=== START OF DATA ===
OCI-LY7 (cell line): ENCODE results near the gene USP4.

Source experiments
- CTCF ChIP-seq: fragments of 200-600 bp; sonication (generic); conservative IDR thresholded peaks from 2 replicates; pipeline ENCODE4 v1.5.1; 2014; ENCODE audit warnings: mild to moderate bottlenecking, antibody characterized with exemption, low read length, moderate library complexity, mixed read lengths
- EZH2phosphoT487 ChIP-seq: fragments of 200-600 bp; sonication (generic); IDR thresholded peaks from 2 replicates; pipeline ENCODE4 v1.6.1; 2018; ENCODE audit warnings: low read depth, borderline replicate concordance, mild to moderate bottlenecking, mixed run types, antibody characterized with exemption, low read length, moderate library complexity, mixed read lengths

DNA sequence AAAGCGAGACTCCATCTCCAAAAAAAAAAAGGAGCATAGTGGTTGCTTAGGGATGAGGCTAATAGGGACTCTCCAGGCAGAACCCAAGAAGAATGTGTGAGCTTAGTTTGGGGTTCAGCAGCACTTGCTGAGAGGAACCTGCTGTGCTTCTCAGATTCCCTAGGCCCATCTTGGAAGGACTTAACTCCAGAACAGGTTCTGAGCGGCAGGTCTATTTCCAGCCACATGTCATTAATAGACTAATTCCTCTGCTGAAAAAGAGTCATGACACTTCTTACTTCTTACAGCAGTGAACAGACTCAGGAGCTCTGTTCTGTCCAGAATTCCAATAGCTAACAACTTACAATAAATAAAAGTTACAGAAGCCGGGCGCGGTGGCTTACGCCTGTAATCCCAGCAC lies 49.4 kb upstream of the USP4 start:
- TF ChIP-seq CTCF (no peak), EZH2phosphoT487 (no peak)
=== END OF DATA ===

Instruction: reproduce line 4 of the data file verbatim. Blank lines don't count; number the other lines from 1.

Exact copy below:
- EZH2phosphoT487 ChIP-seq: fragments of 200-600 bp; sonication (generic); IDR thresholded peaks from 2 replicates; pipeline ENCODE4 v1.6.1; 2018; ENCODE audit warnings: low read depth, borderline replicate concordance, mild to moderate bottlenecking, mixed run types, antibody characterized with exemption, low read length, moderate library complexity, mixed read lengths